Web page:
Costa Concordia had 13 public decks; Deck 1 was the lowest:
Costa Concordia was outfitted with approximately 1,500 cabins; 505 with private balconies and 55, with direct access to the Samsara Spa, that were considered Spa staterooms; 58 suites had private balconies and 12 had direct access to the spa.[clarification needed] Costa Concordia had one of the world's largest exercise facility areas at sea, the Samsara Spa, a two-level, 6,000 m2 (64,600 sq ft) fitness center, with gym, a thalassotherapy pool, sauna, Turkish bath and a solarium. The ship had four swimming pools, two with retractable roofs, five jacuzzis, five spas, and a poolside movie theatre on the main pool deck.
There were five on-board restaurants, with Club Concordia and Samsara taking reservations-only dining. There were thirteen bars, including a cigar and cognac bar and a coffee and chocolate bar.
Entertainment options included a three-level theatre, casino, a futuristic disco, and a children's area equipped with video games. She also had aboard a Grand Prix motor racing simulator and an internet café.
Accidents and incidents
2008 bow damage
On 22 November 2008, Costa Concordia suffered damage to her bow when high winds over the Sicilian city of Palermo pushed the ship against its dock. There were no injuries and repairs started soon after.
2012 grounding and partial sinking
On 13 January 2012, after departing Civitavecchia, the port for Rome, Italy, on a 7-night cruise, at 21:45 local time (UTC+1), Costa Concordia hit a rock off Isola del Giglio ( ). A 53-metre (174 ft) long gash was made in the port-side hull, along 3 compartments of the engine room (deck 0); power from the engines and ship services ceased. Taking on water, the vessel listed to the port side. 24 minutes later, strong winds pushed the vessel back towards the island. The water in the ship poured into the starboard side of the ship, causing it to reverse list to starboard.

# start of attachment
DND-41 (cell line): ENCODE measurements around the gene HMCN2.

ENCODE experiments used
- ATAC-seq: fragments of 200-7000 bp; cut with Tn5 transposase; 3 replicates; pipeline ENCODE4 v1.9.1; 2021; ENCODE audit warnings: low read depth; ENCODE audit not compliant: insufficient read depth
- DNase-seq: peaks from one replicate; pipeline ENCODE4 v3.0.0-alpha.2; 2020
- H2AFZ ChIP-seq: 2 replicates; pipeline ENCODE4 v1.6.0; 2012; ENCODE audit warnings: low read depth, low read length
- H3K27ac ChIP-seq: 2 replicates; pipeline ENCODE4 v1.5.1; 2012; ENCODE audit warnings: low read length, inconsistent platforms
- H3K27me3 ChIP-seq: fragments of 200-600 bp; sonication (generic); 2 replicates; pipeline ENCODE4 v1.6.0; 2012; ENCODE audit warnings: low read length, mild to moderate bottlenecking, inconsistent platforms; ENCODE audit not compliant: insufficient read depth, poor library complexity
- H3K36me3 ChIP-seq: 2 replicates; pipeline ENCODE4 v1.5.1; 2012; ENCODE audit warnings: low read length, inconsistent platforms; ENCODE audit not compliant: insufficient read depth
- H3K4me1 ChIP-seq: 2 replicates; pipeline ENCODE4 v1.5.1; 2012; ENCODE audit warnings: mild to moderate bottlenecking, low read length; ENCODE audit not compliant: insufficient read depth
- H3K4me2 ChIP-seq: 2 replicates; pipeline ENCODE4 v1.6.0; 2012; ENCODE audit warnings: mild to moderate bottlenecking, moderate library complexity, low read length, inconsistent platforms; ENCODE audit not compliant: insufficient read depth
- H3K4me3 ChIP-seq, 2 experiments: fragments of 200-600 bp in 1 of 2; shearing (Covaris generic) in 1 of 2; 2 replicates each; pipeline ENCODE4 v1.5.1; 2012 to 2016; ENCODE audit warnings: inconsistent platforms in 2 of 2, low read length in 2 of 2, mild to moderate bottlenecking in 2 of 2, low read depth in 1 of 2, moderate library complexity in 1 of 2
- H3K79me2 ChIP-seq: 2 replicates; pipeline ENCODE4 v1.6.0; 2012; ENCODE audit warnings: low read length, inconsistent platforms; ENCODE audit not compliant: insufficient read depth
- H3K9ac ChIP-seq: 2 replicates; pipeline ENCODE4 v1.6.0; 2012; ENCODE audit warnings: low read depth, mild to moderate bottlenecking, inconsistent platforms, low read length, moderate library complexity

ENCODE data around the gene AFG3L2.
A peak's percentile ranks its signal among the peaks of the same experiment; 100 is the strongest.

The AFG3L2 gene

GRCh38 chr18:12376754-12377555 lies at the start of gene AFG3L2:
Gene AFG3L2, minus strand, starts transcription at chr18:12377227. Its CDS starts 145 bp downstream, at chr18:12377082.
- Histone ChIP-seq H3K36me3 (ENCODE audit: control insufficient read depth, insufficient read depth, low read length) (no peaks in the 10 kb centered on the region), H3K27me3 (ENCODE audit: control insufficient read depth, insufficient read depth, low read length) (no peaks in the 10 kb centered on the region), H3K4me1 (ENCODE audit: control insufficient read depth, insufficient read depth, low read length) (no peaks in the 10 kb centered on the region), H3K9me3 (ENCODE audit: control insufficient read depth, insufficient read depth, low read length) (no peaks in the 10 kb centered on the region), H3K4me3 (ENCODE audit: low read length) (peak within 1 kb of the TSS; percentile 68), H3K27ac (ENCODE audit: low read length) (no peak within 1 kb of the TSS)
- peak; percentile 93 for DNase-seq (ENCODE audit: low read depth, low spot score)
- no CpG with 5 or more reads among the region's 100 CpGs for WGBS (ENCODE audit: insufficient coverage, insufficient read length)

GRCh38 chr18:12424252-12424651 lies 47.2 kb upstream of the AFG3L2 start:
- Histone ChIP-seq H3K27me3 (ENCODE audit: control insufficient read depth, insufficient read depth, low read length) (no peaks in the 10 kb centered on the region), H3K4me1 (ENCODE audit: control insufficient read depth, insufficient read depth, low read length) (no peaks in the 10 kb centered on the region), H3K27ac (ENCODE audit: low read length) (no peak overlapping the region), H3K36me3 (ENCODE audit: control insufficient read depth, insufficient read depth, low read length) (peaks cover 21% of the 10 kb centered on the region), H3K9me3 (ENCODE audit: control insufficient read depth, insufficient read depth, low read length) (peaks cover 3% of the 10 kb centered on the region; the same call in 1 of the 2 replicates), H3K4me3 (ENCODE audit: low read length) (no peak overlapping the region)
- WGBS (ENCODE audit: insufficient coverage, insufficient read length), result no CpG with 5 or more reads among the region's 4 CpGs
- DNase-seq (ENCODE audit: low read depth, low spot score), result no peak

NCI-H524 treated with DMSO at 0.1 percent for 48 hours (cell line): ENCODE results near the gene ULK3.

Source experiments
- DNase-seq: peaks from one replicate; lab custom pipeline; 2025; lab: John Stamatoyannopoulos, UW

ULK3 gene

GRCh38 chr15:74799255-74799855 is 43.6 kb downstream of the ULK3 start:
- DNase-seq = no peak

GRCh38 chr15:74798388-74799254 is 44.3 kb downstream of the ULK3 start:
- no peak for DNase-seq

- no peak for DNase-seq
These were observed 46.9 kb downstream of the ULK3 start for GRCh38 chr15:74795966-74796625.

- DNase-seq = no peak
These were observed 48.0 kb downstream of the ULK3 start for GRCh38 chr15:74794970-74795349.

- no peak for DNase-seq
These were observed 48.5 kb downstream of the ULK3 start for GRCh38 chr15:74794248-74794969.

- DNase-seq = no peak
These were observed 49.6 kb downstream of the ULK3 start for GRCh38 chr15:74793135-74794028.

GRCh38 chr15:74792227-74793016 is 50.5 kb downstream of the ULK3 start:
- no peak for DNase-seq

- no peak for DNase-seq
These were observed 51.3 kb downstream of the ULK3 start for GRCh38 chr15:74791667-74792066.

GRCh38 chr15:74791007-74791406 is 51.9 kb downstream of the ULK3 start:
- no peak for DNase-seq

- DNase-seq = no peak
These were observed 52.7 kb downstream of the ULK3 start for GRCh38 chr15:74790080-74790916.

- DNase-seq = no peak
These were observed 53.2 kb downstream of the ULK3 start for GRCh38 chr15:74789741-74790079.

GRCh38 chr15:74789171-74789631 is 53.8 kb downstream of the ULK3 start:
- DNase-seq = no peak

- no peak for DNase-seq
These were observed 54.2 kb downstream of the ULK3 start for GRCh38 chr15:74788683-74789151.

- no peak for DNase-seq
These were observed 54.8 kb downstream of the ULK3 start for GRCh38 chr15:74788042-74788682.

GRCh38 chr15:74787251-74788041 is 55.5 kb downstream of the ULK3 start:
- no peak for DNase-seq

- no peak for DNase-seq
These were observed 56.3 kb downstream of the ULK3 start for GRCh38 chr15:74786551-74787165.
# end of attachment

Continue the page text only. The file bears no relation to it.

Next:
Without power, the ship drifted astern, listing heavily to starboard. Costa Concordia drifted back and grounded near shore, then rolled onto her starboard side, lying in an unsteady position on a rocky underwater ledge. Almost half of the ship remained above water, but it was in danger of sinking completely into a trough 70 metres (230 ft) deep.
She was carrying 3,206 passengers and 1,023 crew members, all but 32 of whom were rescued; as of 22 March 2012[update], 30 bodies had been found, with two people known to be missing and presumed dead. There may have been other people not listed on board. The search for bodies was canceled at the end of January and resumed after the parbuckling manoeuvre in September 2013, after which additional remains were found. On 26 September 2013, remains were found on deck 4, and were reported as being the two passengers reported as missing. The following day, the remains were found not to be from the missing passengers. In October 2013, the body of one of the missing passengers was found and confirmed to be that of Maria Grazia Trecarichi. Scuba divers had discovered her body near the third deck of the salvaged ship.
An investigation focused on shortcomings in the procedures followed by the crew and the actions of the Italian captain, who allegedly left the ship prematurely. About 300 passengers were left on board, most of whom were rescued by helicopter or motorboats in the area. The nature of the accident also prompted the media to immediately draw striking comparisons to the sinking of the RMS Titanic a century earlier. This led to rumors that some survivors, who were in one of the restaurants, had stated that they heard "My Heart Will Go On" (theme song of the Oscar-winning 1997 film Titanic) playing on the restaurant's speakers the moment the ship struck the rock.
An initial assessment by salvage expert Smit International estimated that the removal of Costa Concordia and her 2,380 tonnes of fuel could take up to 10 months. Smit advised that the ship had been damaged beyond the hope of economical repair and recommended it be written off as a constructive total loss. Smit was soon contracted to initially remove only Concordia's fuel.